I have excuses for irregular blogging. Now that Lorna and I are doing the day to day running of the Foundation, the peaks and troughs in the workload are that much greater and we’ve been through a peak. Meantime, almost when we weren’t watching, we have just passed the milestone of providing more than half a million pounds to projects in Afghanistan.
Millions and billions pepper the pages of newspapers these days and I think we all find large numbers difficult to comprehend.
It’s a milestone but, to us, it means more to know that we’ve sent out more than £3,500 every week for three years. And this is put into context by appreciating what can be achieved with relatively small sums in Afghanistan if you spend wisely.
Here are some examples:
- Surgery to transform girls’ lives: cleft palette, hip dysplasia, clubfoot and heart operations – average cost £720.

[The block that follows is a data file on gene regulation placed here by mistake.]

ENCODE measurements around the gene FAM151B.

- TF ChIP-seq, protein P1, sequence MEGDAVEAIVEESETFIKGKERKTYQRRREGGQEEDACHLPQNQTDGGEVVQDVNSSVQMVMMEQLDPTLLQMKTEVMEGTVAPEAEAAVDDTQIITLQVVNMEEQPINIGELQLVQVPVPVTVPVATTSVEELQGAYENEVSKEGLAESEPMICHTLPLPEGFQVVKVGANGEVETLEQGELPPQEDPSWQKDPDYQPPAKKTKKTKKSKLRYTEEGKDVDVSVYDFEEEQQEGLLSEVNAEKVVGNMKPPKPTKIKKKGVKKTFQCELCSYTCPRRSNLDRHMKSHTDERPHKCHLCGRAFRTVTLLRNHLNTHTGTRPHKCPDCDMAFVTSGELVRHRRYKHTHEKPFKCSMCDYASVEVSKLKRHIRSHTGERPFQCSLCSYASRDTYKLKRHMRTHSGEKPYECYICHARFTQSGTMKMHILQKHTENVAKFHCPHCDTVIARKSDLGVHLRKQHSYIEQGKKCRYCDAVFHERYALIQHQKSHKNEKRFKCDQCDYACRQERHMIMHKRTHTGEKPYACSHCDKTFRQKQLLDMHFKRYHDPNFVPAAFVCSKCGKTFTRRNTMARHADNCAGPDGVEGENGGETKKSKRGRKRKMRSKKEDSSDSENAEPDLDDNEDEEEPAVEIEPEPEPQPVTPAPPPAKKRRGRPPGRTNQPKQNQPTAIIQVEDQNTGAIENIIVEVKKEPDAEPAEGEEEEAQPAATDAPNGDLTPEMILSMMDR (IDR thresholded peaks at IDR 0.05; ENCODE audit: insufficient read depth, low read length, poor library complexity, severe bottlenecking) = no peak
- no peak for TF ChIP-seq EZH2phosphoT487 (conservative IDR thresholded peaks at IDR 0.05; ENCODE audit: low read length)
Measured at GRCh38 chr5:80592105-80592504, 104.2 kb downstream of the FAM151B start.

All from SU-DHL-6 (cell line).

- Daily cooked lunches for children at the Afghan Children’s Circus: £80 a year.
- Classes for children and training for widows in an extremely poor area of Kabul by the Afghan charity Scawno: £42 a year.
- Payment of college fees for girls from deprived backgrounds studying for a degree at the Gawarshad Institute: £280 a year.
- Providing drinking water storage tanks in an area where children were regularly dying during the dry season after drinking water from polluted ponds: an incredible £2.90 per person.
We’re not so naïve to assume that every one of our pounds has been spent wisely. Despite our best efforts, some will have been wasted, and we’re always aware that, by the very nature of our funding, we could increase the dependency culture endemic in a country that has received so much aid.
That said, can we doubt that we have achieved some real improvements to people’s lives? And it’s these stories that give us the real satisfaction, not the figures.
And, we hope, will give satisfaction to all of you who’ve raised money for us or donated your hard-earned cash.